Tips for professional reporting on COVID-19 vaccines. With more than 100 vaccines currently in various trial phases and some reaching the pre-approval stage or being authorized for emergency use, accurate science reporting has never been more important. Journalists play a vital role in informing the public on science, specifically vaccine, developments, in an unprecedented period of scientific publishing. The situation is constantly evolving but there are some general guidelines that should be followed whenever possible.
As online communities mobilize offline, misinformation manifests a physical threat. Although past research has struggled to gauge the real-world consequences of online mis- and disinformation, 2020 has exposed a gap in understanding of the ways online spaces are intrinsically connected to offline spaces, communications and behaviors.
Can Substack CEO Chris Best build a new model for journalism? The Verge has published an interview with Chris Best, co-founder and CEO of Substack, the subscription newsletter startup that’s taken the media industry by storm over the past few months. High-profile journalists have left their jobs at traditional media companies to start paid newsletters on Substack. The appeal of running your own newsletter is obvious and simple: instead of working for a boss, you can work for yourself. Instead of having your salary determined by management, you can make more money just by getting more subscribers. And most importantly, instead of feeling like you’re chasing clicks in an ad-supported business model, getting paid directly by subscribers theoretically incentivizes a different and better kind of journalism. That’s a lot of promise, but there are a lot of details in making that promise real.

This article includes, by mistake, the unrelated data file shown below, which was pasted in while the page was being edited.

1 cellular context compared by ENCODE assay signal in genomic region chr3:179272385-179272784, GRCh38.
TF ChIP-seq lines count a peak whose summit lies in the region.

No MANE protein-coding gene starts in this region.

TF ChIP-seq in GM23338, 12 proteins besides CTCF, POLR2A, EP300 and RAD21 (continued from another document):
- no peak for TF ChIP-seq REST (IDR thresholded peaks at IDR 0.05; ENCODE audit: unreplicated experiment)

Facebook’s Oversight Board plays it safe. “The Oversight Board announced the first six cases it would hear, a small drop in a vast ocean of millions of moderation decisions taken by the platform. Despite the announcement happening on the heels of a highly contentious period for Facebook, weeks after it publicly struggled to adjust flagging and takedown procedures amid a US election dominated by disinformation, the chosen cases stay clear of any US calls altogether while overlooking far more contentious incidents of political speech suppression around the world,” writes Emily Bell.
De Correspondent’s English-language site is shutting down on Dec. 31. The company saw “a projected loss of 900,000 euros in 2021, against only 1 million euros in revenue.”